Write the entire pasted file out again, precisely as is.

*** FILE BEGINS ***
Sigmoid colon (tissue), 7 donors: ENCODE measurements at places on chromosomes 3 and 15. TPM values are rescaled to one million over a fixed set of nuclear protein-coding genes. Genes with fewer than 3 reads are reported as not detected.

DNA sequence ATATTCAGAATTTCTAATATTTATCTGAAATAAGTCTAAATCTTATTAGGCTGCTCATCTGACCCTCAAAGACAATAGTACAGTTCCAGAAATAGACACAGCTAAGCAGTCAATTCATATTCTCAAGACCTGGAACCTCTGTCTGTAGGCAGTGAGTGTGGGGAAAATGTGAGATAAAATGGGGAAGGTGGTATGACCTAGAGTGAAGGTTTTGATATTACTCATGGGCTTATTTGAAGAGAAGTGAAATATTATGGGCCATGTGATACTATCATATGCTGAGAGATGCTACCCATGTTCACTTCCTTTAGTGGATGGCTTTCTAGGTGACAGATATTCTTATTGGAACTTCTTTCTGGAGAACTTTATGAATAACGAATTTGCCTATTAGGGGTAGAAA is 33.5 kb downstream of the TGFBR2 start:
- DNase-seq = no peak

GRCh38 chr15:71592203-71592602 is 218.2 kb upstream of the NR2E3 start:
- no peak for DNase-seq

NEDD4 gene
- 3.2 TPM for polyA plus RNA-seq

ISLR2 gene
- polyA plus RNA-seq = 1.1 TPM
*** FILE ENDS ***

Sigmoid colon (tissue), 7 donors: ENCODE measurements at places on chromosomes 3 and 15. TPM values are rescaled to one million over a fixed set of nuclear protein-coding genes. Genes with fewer than 3 reads are reported as not detected.

DNA sequence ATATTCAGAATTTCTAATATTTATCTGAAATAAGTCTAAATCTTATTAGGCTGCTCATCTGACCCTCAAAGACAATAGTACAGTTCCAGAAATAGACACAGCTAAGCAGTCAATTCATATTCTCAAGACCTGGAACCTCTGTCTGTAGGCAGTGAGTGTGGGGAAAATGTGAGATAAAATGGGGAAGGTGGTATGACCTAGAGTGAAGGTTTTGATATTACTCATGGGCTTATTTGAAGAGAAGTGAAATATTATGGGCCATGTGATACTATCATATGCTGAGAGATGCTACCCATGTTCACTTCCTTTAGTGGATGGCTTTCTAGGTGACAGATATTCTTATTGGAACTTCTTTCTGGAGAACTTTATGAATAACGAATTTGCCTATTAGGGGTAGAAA is 33.5 kb downstream of the TGFBR2 start:
- DNase-seq = no peak

GRCh38 chr15:71592203-71592602 is 218.2 kb upstream of the NR2E3 start:
- no peak for DNase-seq

NEDD4 gene
- 3.2 TPM for polyA plus RNA-seq

ISLR2 gene
- polyA plus RNA-seq = 1.1 TPM